This project introduces an improved design of a power supply for audio amplifiers (see Photo 1) that behaves like a resistive load with respect to the mains network. Thus, the current drawn from the mains has the same shape as the voltage delivered by the mains and has the same phase, so that the power factor is very close to 1. Consequently the RMS value of the current drawn is as low as possible and that offers several audio benefits.
For this project, I was careful to limit building difficulties. What you get from this power supply is good power rail regulation and low power rail ripple with low harmonics. You also get lower 50/60 Hz electromagnetic pollution. A comparison of the classic and new approach is shown in Table 1.
The power supply is dimensioned for 100 W RMS/4 or 8 Ω power amplifiers. Thus, the output power is simultaneously limited by the regulation of output voltage and the output current. This article focuses on a practical realization of the power supply. The design, development, technical, and theoretical background is explained in a more extensive article in Jan Didden’s Linear Audio Volume 12. That article is now also available online here.
Since the RMS current is low and almost sinusoidal, the transformer doesn’t have to be over-dimensioned. Second, the electromagnetic radiation from the supply and the transformer, which often cause disturbances to the power amplifier, is lower and has less harmonics. Third, you won’t have to buy an expensive shielded mains cable.
Because the output is regulated, the DC output resistance is low. This is important when you want to get extended full power from the power amplifier. The classical solution would be to over-specify all the power supply components. Transient response is also both faster and has lower ripple. Because the form factor of the current IR charging the smoothing capacitors is close to 1, these capacitors can be up to four times smaller.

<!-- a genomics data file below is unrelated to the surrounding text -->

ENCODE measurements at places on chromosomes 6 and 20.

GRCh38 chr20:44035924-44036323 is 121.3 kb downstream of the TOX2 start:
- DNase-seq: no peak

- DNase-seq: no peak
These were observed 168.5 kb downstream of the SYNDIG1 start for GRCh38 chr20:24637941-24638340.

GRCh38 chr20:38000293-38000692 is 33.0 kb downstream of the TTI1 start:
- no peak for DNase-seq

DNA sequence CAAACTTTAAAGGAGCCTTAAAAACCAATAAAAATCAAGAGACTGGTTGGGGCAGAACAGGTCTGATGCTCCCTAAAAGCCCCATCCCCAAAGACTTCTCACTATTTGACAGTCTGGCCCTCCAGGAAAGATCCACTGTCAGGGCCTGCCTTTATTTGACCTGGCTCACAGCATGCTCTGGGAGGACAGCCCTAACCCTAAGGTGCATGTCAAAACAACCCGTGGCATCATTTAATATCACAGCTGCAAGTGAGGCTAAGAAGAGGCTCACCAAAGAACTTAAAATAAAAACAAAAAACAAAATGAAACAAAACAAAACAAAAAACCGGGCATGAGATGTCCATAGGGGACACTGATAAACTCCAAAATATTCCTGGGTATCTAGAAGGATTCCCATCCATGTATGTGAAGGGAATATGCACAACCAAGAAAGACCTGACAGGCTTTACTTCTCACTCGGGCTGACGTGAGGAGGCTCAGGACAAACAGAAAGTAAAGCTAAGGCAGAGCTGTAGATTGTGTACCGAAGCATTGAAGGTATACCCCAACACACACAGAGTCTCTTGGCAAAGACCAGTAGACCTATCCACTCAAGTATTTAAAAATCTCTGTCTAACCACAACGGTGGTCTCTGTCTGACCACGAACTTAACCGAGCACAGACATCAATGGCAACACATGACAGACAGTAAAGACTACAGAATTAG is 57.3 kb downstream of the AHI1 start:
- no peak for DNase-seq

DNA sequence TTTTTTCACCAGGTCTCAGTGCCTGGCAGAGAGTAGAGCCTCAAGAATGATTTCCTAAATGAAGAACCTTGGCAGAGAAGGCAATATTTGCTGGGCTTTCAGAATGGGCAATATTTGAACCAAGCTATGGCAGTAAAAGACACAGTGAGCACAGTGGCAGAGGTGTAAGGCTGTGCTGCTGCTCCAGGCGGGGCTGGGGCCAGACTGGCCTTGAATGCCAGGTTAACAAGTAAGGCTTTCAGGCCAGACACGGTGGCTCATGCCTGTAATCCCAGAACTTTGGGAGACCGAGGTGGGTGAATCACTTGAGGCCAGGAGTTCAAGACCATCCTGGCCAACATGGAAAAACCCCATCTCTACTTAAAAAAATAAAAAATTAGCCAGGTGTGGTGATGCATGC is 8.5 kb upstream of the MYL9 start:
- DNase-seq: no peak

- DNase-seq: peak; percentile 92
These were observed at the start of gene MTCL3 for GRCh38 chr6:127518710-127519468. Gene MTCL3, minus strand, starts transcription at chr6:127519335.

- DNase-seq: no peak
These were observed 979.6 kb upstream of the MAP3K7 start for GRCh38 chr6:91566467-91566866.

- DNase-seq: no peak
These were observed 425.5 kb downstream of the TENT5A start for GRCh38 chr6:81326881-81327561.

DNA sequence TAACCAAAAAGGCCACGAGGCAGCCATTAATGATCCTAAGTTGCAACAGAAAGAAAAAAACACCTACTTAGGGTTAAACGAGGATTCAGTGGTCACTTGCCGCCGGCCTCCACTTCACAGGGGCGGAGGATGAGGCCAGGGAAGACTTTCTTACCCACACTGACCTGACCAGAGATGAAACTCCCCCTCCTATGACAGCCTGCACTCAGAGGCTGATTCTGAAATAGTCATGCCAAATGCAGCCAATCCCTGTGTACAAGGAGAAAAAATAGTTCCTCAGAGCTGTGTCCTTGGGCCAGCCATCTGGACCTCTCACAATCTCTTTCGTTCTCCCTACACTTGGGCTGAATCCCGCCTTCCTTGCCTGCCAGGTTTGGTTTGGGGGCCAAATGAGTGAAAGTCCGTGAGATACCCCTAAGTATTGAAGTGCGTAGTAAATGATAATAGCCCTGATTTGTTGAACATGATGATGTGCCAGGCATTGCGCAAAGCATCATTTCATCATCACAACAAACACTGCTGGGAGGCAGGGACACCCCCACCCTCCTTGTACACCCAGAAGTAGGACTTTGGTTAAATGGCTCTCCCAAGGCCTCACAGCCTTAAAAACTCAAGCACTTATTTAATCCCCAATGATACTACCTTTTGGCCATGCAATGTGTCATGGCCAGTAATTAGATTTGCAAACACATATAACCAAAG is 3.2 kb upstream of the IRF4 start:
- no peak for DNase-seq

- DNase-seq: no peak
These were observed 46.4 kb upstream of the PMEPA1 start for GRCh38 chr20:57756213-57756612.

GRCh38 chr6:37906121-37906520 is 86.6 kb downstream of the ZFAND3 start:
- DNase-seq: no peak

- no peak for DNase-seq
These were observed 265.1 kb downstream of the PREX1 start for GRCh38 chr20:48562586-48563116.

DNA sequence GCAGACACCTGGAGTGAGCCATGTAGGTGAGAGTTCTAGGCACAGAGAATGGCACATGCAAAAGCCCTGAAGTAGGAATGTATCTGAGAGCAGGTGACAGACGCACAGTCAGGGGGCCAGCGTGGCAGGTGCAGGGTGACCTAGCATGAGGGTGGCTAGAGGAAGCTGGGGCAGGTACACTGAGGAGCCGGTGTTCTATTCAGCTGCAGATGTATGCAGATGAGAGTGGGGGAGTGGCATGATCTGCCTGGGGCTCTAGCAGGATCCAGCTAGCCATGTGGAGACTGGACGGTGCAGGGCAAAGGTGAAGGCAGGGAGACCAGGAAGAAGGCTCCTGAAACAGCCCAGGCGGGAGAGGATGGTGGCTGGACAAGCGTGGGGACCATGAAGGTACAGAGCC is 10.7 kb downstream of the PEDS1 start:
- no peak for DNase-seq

Now suppose you are building a power amplifier. The classic solution for the power supply is to use a transformer, a bridge rectifier, and smoothing capacitors.
Suppose this is a 100 W RMS/8 Ω power amplifier. To correctly rate your power supply, you need to take into account:
• The power amplifier’s quiescent current
• The loss of voltage across the power transistors
• The efficiency of Class AB power amplifiers at full power
• The power supply’s DC resistance
• The power supply’s power factor
• The transformer’s efficiency
You may need at least a 300 VA (600 VA for stereo) transformer. That’s why DIYers often use “overdimensioned” transformers and they are right to do so. You will also want to keep the DC resistance as low as possible to get full power out of your amplifier. You will want the power rails ripple to be as low as possible, since your amplifier’s limited power rail rejection ratio could lead to power amplifier hum. The “classic” solution is to use huge power supply capacitors.
With this new power supply, you won’t have to over-specify the transformer because of the excellent power factor, correct performance, and output regulation—150 VA is enough. You also won’t have to over-specify the smoothing capacitors because of the current feeding these capacitors.
Finally, your listening experience will improve at low levels and high levels. (Note that the output ripple is also important when the power amplifier saturates. Smoother ripple will give less unpleasant distortion.) Mid-level listening experience probably won’t change much, except maybe through the satisfaction of using a more ecological power amplifier.
It is widely acknowledged that power consumption is an ecological issue but so is avoiding drawing reactive and distorted currents. Fortunately, these issues can be highly compatible with audio enthusiasts’ wishes. That’s why I propose this DIY power supply.
The Power Supply’s Topology
This kind of power supply is not revolutionary. Its design has existed for may years, but unfortunately it is not used for power amps. And while this project would work even without a transformer, I have integrated a transformer into this design for one major reason: A transformer-less power supply can be dangerous to work on, so I prefer it to be safe from high voltage areas. The fact that it can be a small transformer, combined with the relatively low value smoothing capacitors, compensates for the cost of the circuit board, so it remains an economically viable solution.
The topology is not the most popular one, which combines a switching power supply preceded by a Power Factor Corrector (PFC). The method employed here is called the “Imax method” (see Figure 1). The main difference is that it only employs a single structure. You can find one or more ICs dedicated to this topology but I don’t use them for two reasons.